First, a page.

Creating interesting, complex and realistic characters is the Everest Summit for all screenwriters; yet, reaching this destination proves more difficult than most anticipate. I’ve found throughout my experience dealing with new and seasoned screenwriters, one of the biggest obstacles encountered is their refusal of developing off-script histories. This technique gains writers a personal familiarity with each character, which aids in dialogue creation as well as physical and emotional development.
Creating documents outlining what a character does when alone provides a voyeuristic vantage point designed to navigate writing toward intense character realism. Ultimately, screenwriters must regard their characters are real, living humans. Discovering the daily habits, quirks and secret activities shapes their baseline personality.
This technique is perhaps my favorite in terms of screenwriting character development. Uncovering the secret activities of a character reveals who they truly are – their baseline. Writing characters only based on what we see in the realm of the script produces boring, flat and predictable characters. Yet, drudging through your creative imagination to see how each character behaves when no one is looking truly affects character quality.
I find this technique to be voyeuristic in nature as you’re acting like a fly on the wall; except, you have a computer. When creating these documents, don’t utilize them as a way of writing dialogue or action sequences. These documents are your diaries. It’s your observations of this fictional character.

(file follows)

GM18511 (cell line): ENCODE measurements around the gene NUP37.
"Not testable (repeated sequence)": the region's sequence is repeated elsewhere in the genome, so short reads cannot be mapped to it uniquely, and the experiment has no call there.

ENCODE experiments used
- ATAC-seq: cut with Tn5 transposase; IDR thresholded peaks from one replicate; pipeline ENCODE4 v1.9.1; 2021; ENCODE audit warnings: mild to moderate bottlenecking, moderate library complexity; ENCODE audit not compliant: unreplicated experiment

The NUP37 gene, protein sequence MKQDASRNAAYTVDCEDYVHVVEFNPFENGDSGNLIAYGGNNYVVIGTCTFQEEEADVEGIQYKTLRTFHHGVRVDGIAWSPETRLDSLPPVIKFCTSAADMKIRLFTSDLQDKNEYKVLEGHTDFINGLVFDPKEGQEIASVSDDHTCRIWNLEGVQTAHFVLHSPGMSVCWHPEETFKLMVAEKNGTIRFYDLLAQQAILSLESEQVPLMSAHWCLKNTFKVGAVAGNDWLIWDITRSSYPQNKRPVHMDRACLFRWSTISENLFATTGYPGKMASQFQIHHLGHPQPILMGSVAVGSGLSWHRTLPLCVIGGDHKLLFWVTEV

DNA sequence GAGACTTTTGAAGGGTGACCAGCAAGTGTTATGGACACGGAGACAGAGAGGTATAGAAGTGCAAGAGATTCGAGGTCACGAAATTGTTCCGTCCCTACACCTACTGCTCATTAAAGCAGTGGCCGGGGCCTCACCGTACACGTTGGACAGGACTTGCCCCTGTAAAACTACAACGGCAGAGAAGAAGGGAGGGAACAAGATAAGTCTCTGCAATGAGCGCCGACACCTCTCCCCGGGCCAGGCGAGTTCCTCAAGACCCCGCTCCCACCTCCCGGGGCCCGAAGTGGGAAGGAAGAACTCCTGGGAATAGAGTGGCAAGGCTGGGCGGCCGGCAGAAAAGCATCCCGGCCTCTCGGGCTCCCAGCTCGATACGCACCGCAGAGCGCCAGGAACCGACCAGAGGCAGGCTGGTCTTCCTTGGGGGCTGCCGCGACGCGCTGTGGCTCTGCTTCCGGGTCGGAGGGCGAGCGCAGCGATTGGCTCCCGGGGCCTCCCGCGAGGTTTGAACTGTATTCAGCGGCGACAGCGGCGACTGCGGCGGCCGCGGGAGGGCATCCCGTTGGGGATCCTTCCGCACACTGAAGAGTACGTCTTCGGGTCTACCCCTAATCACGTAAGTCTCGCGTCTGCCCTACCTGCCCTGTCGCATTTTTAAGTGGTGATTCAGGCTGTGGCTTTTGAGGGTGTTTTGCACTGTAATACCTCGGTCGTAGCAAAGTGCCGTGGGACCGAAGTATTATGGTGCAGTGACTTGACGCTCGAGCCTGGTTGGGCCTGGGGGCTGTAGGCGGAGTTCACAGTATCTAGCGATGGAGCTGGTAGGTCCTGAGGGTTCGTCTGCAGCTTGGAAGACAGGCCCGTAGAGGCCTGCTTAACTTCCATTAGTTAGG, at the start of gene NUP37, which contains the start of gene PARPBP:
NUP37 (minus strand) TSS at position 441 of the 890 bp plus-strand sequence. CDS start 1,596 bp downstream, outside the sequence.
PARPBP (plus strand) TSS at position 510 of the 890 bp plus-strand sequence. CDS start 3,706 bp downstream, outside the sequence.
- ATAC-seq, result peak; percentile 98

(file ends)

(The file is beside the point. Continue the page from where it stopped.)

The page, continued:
What to Include
This is the biggest question screenwriters have regarding this technique. The answer: whatever you want, within reason. The information included in these “voyeurism diaries” should strive to reveal physical traits while alone, activities and personality quirks. Don’t write from their point of view; rather, write what they’re doing as if you were actually a fly resting on a lamp.
Be as creative and imaginative as possible. Create new personality traits and see where they go. Some effective start-up questions include:
How different is this character in private than in public?
Do they talk to themselves? Do they listen to music when alone?
What are their personal hygiene habits?
Do they throw their socks in a hamper on on the floor?
The aforementioned questions are an excellent way to kickstart this screenwriting character development technique. Allow your brain to explore avenues and paths that were previously unknown to yourself and the character.